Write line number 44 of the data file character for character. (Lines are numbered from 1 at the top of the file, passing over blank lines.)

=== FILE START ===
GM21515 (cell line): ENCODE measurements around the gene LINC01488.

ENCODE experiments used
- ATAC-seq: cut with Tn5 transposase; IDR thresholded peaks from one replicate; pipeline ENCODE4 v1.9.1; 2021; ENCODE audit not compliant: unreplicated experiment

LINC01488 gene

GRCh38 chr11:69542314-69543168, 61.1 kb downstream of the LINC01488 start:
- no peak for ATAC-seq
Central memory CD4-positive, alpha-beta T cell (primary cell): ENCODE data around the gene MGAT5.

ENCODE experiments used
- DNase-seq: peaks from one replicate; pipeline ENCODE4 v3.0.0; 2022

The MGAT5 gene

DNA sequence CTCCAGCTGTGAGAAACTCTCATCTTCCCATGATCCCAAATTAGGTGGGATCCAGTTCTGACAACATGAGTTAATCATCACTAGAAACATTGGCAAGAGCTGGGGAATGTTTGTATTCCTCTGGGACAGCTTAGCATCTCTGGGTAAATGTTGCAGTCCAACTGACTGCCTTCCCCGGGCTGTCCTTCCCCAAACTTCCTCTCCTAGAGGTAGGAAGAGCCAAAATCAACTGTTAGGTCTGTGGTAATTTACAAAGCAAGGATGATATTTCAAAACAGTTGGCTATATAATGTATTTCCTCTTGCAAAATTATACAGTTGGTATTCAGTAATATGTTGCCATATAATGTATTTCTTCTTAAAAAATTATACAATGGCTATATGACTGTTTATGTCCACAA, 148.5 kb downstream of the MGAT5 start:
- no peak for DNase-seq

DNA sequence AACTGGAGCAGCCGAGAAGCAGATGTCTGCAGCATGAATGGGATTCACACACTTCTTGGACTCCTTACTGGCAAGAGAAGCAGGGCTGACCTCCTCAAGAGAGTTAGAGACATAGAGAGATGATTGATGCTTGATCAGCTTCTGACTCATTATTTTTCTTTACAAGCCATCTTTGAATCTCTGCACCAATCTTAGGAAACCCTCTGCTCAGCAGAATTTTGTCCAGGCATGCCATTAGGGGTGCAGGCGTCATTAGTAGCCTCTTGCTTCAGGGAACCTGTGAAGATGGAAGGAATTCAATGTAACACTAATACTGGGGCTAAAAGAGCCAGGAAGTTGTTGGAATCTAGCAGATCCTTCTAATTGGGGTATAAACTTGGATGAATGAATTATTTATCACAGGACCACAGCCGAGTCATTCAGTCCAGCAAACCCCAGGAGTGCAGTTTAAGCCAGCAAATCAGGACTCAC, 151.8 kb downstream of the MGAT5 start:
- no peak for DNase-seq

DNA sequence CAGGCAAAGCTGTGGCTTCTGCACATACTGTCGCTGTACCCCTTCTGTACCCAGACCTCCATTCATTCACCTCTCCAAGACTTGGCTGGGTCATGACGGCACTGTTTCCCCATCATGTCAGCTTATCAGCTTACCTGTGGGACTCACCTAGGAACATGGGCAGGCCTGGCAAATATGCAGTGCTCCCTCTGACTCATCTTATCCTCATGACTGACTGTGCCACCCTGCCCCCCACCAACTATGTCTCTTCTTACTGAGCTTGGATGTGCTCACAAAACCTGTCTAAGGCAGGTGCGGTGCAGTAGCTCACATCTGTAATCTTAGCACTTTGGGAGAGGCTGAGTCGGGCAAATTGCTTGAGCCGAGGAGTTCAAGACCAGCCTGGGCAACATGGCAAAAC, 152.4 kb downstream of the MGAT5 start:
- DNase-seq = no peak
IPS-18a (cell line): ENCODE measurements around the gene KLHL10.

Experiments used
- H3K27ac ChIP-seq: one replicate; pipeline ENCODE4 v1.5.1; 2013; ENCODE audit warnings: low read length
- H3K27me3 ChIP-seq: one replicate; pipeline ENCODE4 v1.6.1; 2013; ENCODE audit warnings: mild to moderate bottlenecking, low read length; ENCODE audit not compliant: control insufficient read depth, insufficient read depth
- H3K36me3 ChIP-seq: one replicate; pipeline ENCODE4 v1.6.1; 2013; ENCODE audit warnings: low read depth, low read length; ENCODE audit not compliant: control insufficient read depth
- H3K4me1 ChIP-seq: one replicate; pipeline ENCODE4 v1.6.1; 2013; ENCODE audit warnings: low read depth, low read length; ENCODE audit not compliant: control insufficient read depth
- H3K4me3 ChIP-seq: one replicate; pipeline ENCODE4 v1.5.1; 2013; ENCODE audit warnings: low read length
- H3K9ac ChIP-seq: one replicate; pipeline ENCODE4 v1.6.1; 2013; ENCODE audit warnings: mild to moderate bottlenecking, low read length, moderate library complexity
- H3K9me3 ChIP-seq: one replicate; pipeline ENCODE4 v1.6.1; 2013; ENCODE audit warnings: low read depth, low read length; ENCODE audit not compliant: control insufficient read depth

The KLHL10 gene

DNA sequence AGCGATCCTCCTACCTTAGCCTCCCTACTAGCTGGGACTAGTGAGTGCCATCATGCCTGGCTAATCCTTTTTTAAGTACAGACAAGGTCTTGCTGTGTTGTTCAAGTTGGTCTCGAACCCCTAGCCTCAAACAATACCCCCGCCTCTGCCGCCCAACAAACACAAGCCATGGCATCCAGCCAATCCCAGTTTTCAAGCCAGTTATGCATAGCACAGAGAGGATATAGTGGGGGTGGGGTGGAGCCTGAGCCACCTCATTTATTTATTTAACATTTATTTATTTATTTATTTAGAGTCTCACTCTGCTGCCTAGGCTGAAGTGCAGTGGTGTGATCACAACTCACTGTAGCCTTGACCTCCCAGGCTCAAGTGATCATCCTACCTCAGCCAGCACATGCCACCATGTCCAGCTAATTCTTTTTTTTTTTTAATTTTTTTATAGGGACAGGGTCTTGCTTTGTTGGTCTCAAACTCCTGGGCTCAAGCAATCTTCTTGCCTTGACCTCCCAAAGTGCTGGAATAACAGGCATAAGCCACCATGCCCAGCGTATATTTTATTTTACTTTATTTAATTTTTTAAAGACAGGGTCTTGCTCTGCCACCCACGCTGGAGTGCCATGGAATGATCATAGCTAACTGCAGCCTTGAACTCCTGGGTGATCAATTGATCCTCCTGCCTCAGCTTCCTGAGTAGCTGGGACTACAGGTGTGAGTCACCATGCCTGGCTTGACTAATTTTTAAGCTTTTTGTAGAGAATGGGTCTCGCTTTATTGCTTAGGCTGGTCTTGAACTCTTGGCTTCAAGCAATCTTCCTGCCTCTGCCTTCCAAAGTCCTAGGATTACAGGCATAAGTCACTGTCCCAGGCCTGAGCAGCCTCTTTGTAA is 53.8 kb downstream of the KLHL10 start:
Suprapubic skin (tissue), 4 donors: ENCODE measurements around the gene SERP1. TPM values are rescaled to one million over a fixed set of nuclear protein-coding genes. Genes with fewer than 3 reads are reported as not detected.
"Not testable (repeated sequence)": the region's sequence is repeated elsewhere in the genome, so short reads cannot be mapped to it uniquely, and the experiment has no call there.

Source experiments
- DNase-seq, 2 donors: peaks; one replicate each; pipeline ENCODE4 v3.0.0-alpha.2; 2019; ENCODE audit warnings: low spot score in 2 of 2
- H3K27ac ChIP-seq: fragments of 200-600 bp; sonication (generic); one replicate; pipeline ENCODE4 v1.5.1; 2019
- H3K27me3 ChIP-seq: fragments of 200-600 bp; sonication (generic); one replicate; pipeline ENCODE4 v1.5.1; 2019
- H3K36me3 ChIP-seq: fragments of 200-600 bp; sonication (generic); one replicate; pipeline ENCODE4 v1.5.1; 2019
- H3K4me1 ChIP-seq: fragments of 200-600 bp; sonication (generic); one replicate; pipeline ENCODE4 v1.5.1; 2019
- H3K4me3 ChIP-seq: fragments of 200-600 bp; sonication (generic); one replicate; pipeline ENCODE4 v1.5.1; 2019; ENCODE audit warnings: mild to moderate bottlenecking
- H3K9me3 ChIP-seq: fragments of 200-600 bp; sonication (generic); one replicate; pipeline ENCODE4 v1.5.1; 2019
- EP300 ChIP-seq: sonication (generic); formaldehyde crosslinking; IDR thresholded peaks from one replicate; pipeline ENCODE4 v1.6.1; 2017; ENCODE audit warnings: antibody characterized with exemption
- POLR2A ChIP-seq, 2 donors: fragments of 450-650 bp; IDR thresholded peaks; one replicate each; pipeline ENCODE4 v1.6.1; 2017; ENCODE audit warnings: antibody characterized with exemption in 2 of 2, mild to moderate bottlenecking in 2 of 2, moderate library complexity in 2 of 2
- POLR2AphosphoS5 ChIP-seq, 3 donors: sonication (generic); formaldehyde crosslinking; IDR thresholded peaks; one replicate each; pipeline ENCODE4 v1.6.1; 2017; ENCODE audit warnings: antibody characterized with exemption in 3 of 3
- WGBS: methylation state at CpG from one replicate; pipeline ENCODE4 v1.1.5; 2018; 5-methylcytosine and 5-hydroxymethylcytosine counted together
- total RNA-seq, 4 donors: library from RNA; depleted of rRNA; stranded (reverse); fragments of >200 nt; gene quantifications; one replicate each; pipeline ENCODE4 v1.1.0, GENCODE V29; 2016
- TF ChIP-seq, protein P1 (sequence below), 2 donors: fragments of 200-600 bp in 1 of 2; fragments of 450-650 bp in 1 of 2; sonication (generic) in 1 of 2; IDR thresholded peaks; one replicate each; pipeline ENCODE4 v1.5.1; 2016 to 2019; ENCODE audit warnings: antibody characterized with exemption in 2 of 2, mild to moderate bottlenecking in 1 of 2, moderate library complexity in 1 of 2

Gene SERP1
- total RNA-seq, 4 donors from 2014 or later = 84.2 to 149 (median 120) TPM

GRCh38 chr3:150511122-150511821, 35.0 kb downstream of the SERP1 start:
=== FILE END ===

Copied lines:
Gene SERP1